Bone responds to the stresses placed upon it,5Hm, F. (1994). Wolff’s Law and Bone’s Structural Adaptations to Mechanical Usage: An Overview for Clinicians. The Angle Orthodontist. so adaptations occur with consistent running training that increases the mineralization of your bones. This can reduce the risk of osteoporosis and subsequent fractures.

Incline walking is a weight-bearing exercise, so it can help increase bone density. Plus, it can strengthen the muscles in your lower body, and stronger muscles pull more forcefully on the bones (which, in turn, increases bone density). 

However, in most cases, running will be a better form of exercise for improving bone density.

Therefore, if your goal is to build stronger bones, running is better than incline walking.

On the other hand, if you have arthritis or joint pain, the high-impact nature of running can exacerbate your condition. Incline walking will reduce stress on your bones and joints and can be more comfortable and safe.

A person incline walking.

Studies have found that incline walking can actually improve the health of your knees, helping to reduce knee pain, improve cartilage health, and decrease the risk of osteoarthritis of the knees.

If you already have osteoporosis or low bone density, incline walking can also be a better choice because it puts you at less risk of stress fractures. This is because the impact will be less while still allowing your body to strengthen your bones.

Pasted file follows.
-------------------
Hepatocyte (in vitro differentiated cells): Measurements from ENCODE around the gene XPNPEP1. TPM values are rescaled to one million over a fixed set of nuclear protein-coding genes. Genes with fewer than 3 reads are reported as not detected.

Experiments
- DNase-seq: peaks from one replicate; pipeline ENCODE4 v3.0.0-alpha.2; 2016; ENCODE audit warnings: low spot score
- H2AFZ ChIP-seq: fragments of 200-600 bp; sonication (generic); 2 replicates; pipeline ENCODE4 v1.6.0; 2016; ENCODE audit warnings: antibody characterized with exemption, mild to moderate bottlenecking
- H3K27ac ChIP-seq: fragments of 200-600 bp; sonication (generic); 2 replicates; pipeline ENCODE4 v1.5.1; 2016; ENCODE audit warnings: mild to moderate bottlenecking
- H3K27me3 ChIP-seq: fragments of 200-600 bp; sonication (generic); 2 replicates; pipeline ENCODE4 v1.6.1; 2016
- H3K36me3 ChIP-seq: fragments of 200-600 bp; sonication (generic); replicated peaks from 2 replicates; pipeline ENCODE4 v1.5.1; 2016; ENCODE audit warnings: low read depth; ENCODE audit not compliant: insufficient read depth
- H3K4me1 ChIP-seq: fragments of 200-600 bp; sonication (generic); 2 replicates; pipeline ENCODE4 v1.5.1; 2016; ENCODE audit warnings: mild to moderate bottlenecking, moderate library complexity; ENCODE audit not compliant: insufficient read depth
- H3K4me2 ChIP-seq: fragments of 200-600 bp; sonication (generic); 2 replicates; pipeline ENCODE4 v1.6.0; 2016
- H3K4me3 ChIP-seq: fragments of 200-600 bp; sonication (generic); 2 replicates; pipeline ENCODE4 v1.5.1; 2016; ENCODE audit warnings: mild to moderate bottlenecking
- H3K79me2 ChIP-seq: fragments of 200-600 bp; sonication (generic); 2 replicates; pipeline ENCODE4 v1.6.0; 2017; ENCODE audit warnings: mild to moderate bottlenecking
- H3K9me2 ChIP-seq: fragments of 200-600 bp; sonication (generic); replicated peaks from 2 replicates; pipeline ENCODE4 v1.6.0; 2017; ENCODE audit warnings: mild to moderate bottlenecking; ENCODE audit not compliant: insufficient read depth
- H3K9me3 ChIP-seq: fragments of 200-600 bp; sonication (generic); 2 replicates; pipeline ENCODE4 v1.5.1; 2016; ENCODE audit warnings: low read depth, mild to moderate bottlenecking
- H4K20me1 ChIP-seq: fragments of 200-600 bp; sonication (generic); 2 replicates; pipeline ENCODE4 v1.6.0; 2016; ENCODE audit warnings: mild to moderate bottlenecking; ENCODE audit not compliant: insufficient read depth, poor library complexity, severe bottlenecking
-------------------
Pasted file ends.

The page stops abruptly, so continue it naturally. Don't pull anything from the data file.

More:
Overall, incline walking and running both require very little equipment, (just a pair of running shoes unless you are doing a treadmill workout) so the barrier of entry is low, and both forms of exercise are accessible to most people.

Walking on an incline or running can give you a good aerobic workout. Both forms of exercise burn calories which can lead to fat loss and can strengthen the muscles in your lower body.

Picking the best workout will depend on your own fitness goals, preferences, and needs.

For more benefits of incline treadmill walking and running, check out our guides for beginners:

26 Awesome Benefits of Running

8 Benefits of Incline Walking + Helpful Tips To Get Started

Two people running on treadmills.


Photo of author
Amber Sayer is a Fitness, Nutrition, and Wellness Writer and Editor, as well as a NASM-Certified Nutrition Coach and UESCA-certified running, endurance nutrition, and triathlon coach. She holds two Masters Degrees—one in Exercise Science and one in Prosthetics and Orthotics. As a Certified Personal Trainer and running coach for 12 years, Amber enjoys staying active and helping others do so as well. In her free time, she likes running, cycling, cooking, and tackling any type of puzzle.